The Gameplay
Now this is where people will draw on the ‘too much like GTA’ argument. So yes, Y (or triangle) is get on horse, A (or X) is jump and so on. It’s tried and tested and it works, so stop your whining. Weapons are split up into hand to hand, revolvers, rifles, shotties, throwables, and lasso. There are a variety of guns in the game, each with separate stats, and due to a wonderful wheel selection system choosing between each couldn’t be easier. The lasso is likely to be a favourite for many players. Using the lasso a player can grab a baddie, tie up said baddie, or (if you’re feeling particularly mean) drag the nasty man behind your horse. There is even an achievement for tying a woman, placing her on the train tracks and witnessing her demise (Rockstar, you sick devils).

The horses are your main form of transport. Players can have their own horse which can be summoned with a simple whistle. 2 and 4 horse wagons also feature in the game and can be grabbed off any passing AI you see on one. Alternatively you can grab a lift in the back of one and quick travel from town to town. Horses are not the cleverest animals in the world, but they will stop when approaching a cliff face, or any drop for that. This is a wonderful way of keeping your stallion alive, but does get slightly annoying when your horse reuses to drop a mere metre or so to avoid going the long way round. That being said, horses can take a pretty feeble amount of damage, so it’s not uncommon that you find yourself forcing your poor horsey down a drop only for it to collapse and ragdoll its way down, thus sending you rocketing off and meeting an earthly demise.

The damage mechanic is pretty impressive when shooting at enemies. Shoot them in the leg and they will fall over or limp off and so on. Each shot feels like it has a significant impact and can lead to some pretty realistic deaths.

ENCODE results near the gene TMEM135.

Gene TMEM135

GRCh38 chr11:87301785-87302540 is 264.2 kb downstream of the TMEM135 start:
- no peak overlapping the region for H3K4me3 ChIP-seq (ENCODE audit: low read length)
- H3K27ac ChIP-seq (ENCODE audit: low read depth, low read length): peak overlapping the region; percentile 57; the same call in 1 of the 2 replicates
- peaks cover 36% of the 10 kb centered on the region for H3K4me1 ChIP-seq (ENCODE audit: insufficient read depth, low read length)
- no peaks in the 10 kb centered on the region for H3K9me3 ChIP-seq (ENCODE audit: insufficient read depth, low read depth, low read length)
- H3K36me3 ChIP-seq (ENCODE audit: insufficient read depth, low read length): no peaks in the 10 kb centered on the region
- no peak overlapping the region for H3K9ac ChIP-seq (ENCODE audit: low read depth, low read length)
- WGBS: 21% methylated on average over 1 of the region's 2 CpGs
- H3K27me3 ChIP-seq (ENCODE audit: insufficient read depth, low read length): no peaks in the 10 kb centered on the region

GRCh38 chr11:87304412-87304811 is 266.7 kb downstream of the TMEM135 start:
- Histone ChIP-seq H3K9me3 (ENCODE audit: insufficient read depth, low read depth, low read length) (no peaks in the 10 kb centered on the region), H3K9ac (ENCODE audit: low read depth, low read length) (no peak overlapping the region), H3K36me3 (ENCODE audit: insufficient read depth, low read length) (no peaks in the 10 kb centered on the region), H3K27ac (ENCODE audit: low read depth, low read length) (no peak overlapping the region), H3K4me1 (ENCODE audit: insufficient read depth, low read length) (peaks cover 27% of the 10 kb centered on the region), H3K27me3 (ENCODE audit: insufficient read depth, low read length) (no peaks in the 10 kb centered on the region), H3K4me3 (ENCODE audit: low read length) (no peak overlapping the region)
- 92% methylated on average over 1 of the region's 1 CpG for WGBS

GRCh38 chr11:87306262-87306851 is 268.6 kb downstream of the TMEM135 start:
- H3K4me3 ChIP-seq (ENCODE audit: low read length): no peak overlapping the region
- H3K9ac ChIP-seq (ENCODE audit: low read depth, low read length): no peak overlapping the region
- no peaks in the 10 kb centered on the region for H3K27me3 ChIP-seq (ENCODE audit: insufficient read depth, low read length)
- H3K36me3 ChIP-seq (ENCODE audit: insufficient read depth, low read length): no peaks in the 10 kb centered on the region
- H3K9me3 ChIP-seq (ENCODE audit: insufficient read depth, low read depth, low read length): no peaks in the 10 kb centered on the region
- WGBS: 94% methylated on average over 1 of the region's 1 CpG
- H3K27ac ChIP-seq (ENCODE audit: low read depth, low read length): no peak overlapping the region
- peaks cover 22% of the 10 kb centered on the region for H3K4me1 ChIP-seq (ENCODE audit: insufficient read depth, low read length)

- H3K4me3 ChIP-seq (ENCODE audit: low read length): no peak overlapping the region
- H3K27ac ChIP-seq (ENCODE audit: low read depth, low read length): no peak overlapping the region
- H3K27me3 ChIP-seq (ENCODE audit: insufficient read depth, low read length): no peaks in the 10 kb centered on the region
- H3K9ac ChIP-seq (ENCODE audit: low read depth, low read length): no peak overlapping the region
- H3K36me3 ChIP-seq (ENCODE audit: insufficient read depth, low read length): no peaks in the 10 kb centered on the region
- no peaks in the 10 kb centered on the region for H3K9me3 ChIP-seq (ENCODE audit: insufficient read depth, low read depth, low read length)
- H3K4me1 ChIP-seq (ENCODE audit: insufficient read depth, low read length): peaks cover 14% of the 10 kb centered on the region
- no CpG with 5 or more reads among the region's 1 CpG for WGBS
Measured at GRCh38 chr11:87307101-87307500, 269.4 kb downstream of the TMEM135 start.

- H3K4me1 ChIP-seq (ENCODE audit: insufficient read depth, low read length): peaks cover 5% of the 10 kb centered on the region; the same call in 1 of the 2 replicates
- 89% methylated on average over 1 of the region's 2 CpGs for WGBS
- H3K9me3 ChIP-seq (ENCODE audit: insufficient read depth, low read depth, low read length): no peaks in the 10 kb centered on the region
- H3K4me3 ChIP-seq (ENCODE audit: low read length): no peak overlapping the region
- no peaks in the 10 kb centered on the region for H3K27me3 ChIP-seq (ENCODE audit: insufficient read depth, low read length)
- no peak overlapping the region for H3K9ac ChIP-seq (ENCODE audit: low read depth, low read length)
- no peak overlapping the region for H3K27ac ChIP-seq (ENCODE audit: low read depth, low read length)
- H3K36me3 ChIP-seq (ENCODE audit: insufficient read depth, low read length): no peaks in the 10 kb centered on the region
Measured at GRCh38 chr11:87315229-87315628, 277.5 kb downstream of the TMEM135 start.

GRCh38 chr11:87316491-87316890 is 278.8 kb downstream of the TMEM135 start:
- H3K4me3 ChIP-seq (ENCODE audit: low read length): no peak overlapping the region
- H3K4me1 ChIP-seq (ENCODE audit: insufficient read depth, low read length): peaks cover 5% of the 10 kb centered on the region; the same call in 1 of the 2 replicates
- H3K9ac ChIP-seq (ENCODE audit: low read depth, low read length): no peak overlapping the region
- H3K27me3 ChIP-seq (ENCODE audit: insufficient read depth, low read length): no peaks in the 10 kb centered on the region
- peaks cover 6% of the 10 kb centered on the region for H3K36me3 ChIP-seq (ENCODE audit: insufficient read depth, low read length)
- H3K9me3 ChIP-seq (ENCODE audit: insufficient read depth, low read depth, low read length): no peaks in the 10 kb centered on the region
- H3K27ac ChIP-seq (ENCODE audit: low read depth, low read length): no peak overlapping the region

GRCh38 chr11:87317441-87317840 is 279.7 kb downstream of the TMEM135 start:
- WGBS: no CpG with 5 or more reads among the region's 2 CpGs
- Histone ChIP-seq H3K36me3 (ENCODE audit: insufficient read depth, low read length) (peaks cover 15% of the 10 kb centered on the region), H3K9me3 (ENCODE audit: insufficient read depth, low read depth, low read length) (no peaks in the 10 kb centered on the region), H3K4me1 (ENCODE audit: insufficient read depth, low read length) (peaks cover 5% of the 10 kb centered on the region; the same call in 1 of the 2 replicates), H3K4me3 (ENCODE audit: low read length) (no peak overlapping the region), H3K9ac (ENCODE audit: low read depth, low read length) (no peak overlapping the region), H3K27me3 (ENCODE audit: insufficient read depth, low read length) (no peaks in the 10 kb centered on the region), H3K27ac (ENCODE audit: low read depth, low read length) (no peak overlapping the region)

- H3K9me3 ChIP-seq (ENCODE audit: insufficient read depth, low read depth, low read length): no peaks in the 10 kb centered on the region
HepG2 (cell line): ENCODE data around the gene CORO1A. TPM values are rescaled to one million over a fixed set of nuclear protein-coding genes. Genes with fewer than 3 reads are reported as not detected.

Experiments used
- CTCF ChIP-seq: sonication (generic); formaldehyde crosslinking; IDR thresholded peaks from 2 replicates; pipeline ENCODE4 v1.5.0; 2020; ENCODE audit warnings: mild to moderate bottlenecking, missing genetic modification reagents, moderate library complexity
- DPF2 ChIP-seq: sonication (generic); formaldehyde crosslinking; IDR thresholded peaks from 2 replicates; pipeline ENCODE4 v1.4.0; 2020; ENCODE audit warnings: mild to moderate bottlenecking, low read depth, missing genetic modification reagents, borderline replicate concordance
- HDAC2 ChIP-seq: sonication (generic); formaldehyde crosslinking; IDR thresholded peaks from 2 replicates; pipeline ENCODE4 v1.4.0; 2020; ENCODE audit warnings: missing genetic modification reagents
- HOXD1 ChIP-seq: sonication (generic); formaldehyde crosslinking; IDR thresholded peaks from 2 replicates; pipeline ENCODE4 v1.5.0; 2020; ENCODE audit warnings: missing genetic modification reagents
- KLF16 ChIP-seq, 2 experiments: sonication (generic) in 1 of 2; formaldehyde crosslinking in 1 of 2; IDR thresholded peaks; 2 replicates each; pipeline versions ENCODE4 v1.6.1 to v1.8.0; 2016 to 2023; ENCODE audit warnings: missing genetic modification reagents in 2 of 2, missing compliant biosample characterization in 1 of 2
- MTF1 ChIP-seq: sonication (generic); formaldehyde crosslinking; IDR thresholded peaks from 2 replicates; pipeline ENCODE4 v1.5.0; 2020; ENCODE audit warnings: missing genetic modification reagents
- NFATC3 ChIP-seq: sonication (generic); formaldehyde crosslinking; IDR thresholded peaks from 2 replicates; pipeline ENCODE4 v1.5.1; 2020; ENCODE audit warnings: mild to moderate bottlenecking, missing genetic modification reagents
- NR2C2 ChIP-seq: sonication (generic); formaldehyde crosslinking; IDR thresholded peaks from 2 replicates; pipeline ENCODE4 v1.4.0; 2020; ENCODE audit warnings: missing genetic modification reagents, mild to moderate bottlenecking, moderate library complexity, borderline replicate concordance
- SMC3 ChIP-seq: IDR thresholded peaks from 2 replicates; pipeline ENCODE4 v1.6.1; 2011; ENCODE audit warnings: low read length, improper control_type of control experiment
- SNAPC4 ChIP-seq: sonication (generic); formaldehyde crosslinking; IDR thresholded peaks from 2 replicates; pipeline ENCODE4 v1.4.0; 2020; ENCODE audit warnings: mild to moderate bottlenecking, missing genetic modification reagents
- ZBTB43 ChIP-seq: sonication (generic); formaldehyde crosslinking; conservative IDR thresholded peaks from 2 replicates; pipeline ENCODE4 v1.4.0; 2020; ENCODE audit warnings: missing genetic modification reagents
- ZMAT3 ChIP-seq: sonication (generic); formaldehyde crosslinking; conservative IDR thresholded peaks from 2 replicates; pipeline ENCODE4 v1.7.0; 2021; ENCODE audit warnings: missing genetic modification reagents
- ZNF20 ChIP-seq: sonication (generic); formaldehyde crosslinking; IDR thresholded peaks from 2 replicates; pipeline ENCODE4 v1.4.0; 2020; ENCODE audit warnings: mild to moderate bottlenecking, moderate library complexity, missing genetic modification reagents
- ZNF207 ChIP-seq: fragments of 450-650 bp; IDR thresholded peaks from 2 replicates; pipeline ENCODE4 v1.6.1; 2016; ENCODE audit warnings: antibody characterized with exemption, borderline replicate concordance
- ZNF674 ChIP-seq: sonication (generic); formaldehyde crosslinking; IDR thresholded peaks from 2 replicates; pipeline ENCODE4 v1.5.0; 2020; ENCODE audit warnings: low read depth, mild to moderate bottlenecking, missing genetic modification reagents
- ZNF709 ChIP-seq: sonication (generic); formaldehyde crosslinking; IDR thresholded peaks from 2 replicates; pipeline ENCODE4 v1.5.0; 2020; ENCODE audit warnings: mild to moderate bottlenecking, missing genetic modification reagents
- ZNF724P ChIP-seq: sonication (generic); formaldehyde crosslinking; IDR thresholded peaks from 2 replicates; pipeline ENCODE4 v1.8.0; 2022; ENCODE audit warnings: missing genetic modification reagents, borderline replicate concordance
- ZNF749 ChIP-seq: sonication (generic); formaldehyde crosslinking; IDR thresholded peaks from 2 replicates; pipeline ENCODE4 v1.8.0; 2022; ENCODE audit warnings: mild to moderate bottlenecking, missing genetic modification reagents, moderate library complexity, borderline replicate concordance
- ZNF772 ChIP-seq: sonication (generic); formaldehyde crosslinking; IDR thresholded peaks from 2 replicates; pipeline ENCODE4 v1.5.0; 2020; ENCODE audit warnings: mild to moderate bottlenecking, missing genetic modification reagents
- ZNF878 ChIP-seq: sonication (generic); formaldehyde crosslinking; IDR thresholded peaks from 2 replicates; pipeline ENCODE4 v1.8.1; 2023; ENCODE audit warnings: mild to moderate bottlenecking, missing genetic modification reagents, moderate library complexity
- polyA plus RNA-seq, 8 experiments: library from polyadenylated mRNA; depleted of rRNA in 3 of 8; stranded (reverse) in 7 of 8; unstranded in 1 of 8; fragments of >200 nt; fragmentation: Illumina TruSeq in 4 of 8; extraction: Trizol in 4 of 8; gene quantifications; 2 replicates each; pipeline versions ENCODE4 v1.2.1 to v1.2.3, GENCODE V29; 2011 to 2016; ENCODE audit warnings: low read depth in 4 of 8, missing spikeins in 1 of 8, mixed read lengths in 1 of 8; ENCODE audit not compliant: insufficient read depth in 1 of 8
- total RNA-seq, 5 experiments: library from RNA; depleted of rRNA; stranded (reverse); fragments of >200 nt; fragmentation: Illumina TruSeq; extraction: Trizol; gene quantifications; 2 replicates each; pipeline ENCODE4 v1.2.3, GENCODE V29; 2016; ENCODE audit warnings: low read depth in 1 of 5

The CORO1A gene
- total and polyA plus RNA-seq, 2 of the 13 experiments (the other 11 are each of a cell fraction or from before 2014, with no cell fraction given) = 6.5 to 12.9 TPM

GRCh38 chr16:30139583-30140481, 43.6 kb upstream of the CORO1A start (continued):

The Multiplayer
Unfortunately I have had dabbled only slightly in multiplayer as single player has taken up ast amounts of my Red Dead experience. So here’s what I know. Your main lobby is an open world world environment in which you can do gang hideouts, hunt wildlife or pick pretty flowers (seriously you can). From here you can enter a variety of games such as death match and capture the bag. One awesome inclusion is the addition of duels to the start of every match. Each team lines up facing each other and shoots the shit out of the other team as soon as the command is given.

In multiplayer you can rank up through gaining experience from doing challenges in the open world or participating in online matches. Ranks unlock you new default weapons, new mounts and new playable characters. The game also features a ‘Legend’ system. Think Prestige mode in call of duty. Once you reach level 50 you can go all the way back to level 1. This allows you to unlock a selection of new characters and awesome mounts (such as a bull….. a BULL!), with the best available after going back about 3 or 4 times. This ensures there is always something to strive for in terms of rank, and due to the sheer amount of points required, it’s no easy task!

The Conclusion
Red Dead is amazing. End Of. Seriously though, this game offers a mostly unparalleled depth of game play and story. The single player is vast and offers a huge variety of events to complete and challenges to fulfil. The multiplayer is a wonderful extension to the single player, allowing your friends to join you in hunting that one grizzly bear, or take out those bastards hiding out in the canyon. Although the game types may not be the most original ever, they still add a wonderful level of competitiveness. Red Dead is not a game to miss out on, and is defiantly in contention for game of the year. Yee-bloody-haw.


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One comment

  1. Audrey /

    I’ll be picking-up this game as a gift later this summer. Definitely liking all of the reviews I see about it. (: